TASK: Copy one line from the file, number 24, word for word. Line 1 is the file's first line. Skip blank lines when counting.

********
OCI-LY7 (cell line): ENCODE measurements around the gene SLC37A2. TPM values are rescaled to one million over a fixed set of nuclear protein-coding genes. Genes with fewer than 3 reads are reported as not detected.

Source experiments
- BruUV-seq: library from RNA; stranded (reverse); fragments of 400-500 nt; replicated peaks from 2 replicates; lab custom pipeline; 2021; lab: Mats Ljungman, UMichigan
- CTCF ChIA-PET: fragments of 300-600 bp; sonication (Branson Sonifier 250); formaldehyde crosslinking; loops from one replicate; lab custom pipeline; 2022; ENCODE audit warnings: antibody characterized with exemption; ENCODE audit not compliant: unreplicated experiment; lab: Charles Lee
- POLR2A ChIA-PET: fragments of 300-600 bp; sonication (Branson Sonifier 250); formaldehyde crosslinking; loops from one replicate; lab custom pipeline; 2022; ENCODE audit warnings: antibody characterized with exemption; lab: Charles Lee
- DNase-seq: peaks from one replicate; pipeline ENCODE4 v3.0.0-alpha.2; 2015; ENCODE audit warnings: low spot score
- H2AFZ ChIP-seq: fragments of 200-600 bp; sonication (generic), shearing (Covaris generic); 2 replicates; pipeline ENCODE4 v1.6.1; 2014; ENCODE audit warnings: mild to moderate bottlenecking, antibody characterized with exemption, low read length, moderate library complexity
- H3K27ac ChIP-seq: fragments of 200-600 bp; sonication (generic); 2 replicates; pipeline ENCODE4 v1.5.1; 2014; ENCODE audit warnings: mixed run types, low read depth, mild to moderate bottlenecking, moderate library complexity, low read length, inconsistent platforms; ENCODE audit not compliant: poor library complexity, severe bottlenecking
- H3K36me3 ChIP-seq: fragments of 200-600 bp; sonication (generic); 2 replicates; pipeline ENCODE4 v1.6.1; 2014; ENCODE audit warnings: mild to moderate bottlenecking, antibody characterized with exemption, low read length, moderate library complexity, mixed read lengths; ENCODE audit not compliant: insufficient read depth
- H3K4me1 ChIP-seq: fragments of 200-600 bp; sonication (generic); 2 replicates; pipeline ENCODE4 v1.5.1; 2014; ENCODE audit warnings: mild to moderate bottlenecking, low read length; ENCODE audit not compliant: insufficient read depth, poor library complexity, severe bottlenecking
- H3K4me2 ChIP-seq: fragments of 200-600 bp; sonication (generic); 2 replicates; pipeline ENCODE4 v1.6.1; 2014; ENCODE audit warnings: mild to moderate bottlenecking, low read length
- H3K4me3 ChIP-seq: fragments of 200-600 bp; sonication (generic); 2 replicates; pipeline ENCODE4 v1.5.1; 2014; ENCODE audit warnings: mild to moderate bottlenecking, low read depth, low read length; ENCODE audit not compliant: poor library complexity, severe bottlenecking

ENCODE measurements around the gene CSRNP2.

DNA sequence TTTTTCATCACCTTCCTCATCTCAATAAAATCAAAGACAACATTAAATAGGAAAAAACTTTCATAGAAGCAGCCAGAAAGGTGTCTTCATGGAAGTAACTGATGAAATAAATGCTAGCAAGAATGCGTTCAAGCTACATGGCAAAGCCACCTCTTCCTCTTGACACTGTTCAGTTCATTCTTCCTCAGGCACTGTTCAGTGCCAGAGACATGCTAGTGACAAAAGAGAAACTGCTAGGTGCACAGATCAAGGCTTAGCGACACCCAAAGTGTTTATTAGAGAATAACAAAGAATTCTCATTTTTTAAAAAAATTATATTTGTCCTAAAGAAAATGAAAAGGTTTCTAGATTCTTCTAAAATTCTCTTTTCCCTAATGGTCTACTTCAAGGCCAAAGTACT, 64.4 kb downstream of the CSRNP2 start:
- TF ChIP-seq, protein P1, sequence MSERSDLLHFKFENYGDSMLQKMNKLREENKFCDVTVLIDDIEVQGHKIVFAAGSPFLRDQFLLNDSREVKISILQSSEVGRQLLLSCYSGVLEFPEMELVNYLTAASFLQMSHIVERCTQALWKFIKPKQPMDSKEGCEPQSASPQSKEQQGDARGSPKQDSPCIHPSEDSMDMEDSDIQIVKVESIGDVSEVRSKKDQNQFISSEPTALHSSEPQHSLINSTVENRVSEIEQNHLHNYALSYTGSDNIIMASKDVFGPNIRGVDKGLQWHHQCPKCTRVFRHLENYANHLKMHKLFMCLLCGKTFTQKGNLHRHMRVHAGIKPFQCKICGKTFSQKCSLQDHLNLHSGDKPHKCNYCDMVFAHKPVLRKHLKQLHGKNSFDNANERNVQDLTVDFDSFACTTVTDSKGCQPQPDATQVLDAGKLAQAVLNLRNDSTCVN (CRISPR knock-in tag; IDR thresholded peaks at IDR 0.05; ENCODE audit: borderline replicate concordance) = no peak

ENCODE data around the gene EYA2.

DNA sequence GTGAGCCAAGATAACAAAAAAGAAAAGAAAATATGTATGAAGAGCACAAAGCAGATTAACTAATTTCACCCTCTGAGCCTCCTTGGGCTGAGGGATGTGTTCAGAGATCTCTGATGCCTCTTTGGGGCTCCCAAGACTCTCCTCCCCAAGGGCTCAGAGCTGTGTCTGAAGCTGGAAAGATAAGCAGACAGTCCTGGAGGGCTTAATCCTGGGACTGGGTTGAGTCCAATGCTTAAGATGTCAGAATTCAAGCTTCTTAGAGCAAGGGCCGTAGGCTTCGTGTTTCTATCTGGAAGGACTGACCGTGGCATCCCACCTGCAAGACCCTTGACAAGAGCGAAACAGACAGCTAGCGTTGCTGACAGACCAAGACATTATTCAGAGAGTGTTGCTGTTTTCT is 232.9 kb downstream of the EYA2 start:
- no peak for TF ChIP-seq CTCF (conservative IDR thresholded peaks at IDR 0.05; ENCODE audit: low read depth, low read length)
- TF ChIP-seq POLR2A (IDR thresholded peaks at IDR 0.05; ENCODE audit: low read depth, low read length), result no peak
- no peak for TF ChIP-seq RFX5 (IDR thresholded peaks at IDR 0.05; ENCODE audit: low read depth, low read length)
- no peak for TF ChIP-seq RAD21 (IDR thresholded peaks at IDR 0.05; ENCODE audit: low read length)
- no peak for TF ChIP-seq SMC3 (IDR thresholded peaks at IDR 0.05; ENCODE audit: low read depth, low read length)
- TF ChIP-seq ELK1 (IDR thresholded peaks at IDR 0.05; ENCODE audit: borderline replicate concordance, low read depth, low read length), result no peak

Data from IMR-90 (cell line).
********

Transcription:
Data from IMR-90 (cell line).